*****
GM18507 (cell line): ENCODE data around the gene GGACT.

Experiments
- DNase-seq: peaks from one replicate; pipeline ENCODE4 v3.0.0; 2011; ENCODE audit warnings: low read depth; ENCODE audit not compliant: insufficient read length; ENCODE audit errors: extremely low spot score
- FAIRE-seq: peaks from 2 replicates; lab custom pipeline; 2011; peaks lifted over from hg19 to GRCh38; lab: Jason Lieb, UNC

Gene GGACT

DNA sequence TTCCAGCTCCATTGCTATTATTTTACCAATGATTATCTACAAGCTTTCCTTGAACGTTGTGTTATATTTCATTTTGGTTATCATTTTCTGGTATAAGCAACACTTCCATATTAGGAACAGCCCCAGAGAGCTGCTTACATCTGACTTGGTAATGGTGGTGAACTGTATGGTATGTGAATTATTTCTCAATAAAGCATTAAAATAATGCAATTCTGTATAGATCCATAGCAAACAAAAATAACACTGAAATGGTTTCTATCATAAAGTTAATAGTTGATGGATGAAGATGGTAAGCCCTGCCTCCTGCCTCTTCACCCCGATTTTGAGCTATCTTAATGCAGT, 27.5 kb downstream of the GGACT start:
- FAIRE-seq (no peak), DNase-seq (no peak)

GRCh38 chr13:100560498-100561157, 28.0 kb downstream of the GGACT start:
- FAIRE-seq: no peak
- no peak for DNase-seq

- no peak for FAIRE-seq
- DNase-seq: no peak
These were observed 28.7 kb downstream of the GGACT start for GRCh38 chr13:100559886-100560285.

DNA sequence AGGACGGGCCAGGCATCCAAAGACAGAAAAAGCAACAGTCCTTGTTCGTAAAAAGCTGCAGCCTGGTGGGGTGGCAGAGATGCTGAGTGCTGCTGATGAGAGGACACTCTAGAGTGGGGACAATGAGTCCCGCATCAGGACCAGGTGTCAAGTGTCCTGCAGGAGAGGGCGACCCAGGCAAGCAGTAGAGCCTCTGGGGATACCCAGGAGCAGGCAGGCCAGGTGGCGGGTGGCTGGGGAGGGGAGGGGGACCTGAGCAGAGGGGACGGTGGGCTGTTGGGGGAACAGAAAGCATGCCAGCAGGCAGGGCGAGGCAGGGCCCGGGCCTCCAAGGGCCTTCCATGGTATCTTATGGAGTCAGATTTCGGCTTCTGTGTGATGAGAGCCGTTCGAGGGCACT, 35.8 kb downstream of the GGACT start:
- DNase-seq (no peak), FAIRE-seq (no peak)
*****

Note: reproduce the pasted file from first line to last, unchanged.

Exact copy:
GM18507 (cell line): ENCODE data around the gene GGACT.

Experiments
- DNase-seq: peaks from one replicate; pipeline ENCODE4 v3.0.0; 2011; ENCODE audit warnings: low read depth; ENCODE audit not compliant: insufficient read length; ENCODE audit errors: extremely low spot score
- FAIRE-seq: peaks from 2 replicates; lab custom pipeline; 2011; peaks lifted over from hg19 to GRCh38; lab: Jason Lieb, UNC

Gene GGACT

DNA sequence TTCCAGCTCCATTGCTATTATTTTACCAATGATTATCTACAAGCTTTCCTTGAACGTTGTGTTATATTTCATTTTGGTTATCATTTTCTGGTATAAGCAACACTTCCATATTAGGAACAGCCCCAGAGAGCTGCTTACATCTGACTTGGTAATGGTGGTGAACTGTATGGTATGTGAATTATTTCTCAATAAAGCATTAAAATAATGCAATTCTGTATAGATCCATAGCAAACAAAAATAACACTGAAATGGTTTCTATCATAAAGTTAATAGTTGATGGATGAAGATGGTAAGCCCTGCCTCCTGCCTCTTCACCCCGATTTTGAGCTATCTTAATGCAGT, 27.5 kb downstream of the GGACT start:
- FAIRE-seq (no peak), DNase-seq (no peak)

GRCh38 chr13:100560498-100561157, 28.0 kb downstream of the GGACT start:
- FAIRE-seq: no peak
- no peak for DNase-seq

- no peak for FAIRE-seq
- DNase-seq: no peak
These were observed 28.7 kb downstream of the GGACT start for GRCh38 chr13:100559886-100560285.

DNA sequence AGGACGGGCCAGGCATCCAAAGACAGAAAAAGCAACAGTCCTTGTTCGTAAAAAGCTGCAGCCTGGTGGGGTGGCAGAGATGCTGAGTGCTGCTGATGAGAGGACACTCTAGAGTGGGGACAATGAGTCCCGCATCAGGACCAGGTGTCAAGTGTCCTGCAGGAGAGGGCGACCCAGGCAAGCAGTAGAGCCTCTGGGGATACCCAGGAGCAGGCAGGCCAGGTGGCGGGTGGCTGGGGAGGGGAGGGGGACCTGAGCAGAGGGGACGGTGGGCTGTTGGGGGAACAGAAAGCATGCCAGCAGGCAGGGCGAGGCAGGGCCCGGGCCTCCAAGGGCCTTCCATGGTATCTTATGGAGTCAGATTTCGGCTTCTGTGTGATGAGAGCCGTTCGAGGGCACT, 35.8 kb downstream of the GGACT start:
- DNase-seq (no peak), FAIRE-seq (no peak)